CSR: ignore at your peril

Image of a hand holding skyscrapers on a patch of grass with a background of hills and floating butterflies, people, electric pylons and more to symbolise CSR

CSR is the link between a business and the community. When a company invests its efforts in projects that truly benefit from their experience – that’s when the magic happens, says Victoria Carroll, account marketing director with creative agency Michon

Corporate social responsibility (CSR) is often, rather unfairly, seen as a way for companies to puff their chests out, parade their goodwill, and engage in a ‘I’ve provided more than you’ race against competitors.  

Engage in conversation with any business-minded person and chances are they will soon tell you about the importance of building ties with the local community and investing back into the area where it operates.

Part of this falls under CSR, which is the moral responsibility of an organisation or business to contribute sustainable development to its wider environment, for example offering work experience and company-wide fundraising.

These approaches help build reputation and strengthen ties within the local community and beyond. It’s not just about ego though, it’s about utilising the skills within your business to give something back that would make a tangible difference. For example, here at Michon we’ve helped brands’ strategic development, often from scratch.

There’s little doubt smaller businesses need the support of local communities and, with experience in the workplace now imperative for young talent, this ultimately benefits all concerned.

We’ve seen other industries across the UK decline due to skills shortages. It’s vital, therefore, to invest in people to achieve a positive impact on the local area, the UK economy, and specific sectors for years to come.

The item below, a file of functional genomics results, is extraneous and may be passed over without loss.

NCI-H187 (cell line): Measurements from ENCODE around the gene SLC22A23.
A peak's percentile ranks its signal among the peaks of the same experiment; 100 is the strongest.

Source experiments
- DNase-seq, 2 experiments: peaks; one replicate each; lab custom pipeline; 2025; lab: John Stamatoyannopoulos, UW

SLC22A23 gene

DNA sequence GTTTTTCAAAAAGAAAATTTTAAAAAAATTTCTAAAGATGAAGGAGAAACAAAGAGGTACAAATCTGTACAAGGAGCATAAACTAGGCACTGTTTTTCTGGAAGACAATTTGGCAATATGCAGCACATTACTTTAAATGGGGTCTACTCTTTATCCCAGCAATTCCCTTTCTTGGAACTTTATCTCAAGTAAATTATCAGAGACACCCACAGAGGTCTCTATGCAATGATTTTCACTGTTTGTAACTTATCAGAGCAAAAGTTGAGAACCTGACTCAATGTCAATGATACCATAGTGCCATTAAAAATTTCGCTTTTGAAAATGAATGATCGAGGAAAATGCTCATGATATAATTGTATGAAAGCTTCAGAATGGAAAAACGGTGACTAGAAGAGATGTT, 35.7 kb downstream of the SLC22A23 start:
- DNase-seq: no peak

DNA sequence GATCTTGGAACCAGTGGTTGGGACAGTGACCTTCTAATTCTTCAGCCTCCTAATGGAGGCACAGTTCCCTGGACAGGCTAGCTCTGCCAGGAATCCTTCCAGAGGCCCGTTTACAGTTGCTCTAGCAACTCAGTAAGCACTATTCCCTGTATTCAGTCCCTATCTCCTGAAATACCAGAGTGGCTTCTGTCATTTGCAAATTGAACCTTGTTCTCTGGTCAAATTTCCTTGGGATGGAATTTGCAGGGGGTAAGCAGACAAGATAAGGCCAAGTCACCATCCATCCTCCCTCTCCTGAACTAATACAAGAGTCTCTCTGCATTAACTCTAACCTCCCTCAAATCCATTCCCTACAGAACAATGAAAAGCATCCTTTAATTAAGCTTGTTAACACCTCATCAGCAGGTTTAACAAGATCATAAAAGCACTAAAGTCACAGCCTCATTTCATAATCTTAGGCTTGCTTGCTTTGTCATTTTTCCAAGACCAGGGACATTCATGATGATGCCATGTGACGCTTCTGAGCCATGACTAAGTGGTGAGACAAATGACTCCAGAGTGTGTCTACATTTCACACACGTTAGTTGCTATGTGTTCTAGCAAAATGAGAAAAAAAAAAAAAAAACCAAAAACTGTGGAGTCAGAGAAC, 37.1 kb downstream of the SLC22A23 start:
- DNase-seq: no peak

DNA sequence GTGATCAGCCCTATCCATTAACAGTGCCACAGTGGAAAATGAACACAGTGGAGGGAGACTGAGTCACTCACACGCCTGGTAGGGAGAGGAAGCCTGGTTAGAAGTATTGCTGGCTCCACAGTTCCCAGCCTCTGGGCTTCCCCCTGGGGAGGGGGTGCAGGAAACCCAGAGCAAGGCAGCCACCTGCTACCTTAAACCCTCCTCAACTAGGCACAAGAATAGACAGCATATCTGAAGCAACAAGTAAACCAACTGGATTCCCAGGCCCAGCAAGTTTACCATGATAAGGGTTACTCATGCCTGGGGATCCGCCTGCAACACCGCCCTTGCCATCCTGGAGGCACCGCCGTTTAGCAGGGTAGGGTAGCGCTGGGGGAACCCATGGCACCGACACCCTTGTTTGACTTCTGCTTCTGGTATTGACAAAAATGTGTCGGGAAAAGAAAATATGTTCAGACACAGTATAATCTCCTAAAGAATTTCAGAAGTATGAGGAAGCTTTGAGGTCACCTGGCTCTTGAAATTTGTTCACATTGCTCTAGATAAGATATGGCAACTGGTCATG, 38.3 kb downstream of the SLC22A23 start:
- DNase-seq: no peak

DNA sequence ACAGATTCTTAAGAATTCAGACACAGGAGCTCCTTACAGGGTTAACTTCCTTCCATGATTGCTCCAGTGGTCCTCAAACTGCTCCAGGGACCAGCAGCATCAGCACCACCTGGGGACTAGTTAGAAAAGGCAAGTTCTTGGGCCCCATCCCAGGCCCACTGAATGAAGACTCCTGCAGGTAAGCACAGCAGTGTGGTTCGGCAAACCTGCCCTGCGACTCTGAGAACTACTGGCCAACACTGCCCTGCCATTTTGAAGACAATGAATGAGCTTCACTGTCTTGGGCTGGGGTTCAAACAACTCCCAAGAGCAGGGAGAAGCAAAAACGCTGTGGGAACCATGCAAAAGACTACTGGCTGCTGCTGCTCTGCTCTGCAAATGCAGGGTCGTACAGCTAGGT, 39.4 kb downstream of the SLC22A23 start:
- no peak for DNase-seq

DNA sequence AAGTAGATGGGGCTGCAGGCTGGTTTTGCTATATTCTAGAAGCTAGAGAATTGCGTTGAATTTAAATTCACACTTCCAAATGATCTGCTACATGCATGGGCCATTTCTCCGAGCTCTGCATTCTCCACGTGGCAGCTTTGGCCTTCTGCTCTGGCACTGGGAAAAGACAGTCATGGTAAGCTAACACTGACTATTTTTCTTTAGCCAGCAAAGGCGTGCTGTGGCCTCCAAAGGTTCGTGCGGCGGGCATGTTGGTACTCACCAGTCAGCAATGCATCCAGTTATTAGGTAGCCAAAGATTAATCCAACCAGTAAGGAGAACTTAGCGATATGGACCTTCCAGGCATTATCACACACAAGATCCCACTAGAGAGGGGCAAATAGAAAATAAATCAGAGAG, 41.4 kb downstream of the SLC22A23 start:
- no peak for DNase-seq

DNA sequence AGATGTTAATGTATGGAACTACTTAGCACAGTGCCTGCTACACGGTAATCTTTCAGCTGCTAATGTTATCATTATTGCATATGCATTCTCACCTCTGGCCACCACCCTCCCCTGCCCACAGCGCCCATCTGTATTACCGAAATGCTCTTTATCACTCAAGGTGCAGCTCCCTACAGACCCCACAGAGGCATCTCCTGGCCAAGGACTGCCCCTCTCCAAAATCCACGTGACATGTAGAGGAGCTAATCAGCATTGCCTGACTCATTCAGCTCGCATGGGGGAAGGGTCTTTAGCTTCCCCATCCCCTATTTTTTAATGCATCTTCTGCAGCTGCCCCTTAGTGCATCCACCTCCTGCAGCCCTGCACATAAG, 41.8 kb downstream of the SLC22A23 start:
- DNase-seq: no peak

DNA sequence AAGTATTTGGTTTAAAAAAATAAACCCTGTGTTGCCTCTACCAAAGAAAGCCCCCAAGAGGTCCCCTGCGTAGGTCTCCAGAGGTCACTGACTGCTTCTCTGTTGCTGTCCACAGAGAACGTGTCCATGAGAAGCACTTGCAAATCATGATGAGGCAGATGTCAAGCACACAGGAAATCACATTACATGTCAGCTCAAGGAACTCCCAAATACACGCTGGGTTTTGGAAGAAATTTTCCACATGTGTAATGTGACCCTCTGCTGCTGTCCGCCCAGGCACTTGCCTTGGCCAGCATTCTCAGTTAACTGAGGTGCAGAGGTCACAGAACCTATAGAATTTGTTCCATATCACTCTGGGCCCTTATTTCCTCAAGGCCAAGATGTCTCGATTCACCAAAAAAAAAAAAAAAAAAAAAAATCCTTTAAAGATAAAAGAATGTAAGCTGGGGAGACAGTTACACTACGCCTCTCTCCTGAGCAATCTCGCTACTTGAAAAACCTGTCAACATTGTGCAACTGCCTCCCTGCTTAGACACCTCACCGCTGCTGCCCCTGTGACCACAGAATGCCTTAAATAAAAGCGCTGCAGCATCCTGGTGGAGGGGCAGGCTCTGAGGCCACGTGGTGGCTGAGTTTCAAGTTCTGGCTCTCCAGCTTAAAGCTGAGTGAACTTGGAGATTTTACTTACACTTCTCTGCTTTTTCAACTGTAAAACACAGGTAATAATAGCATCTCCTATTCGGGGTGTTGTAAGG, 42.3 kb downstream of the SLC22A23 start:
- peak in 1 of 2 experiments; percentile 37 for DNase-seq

CSR and the creative sector

As a creative agency, we’re fortunate that our industry is booming. This sector is one of Britain’s key business strengths with the latest employment figures showing that one in every 11 people now works in this field, equating to circa two million people across the UK.

The industry alone generates billions of pounds to the economy every year and the talent pool is brimming with excellence and flourishing more than ever.

Creative companies are now engaged in a new battle to attract the brightest and freshest talent. CSR programmes help provide the perfect platform to develop these people, and put your business at the forefront of their minds in a somewhat saturated market.

Here in Nottingham, our city holds the unwanted accolade of having the lowest retention rate for university graduates in the UK. It raises the question of how much talent has already slipped through the net.

It’s stats like these that underline the importance of being involved in CSR programmes. We’ve been working alongside Nottingham’s Young Creative Awards for a while now, which provides a fantastic opportunity to engage with young people, helping shape and develop their futures in the industry.

It’s the sort of project that benefits everyone and will hopefully make Nottingham a world-class creative hub where the best talent wants to be.

Ultimately, we all have a responsibility to nurture the talent of tomorrow. By giving our time and sharing our expertise we hope these young people will become naturally invested and help an already bright future shine brighter still.

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About author

Victoria Carroll

Victoria Carroll

Victoria Carroll is account marketing director for Nottingham-based full-service creative agency Michon

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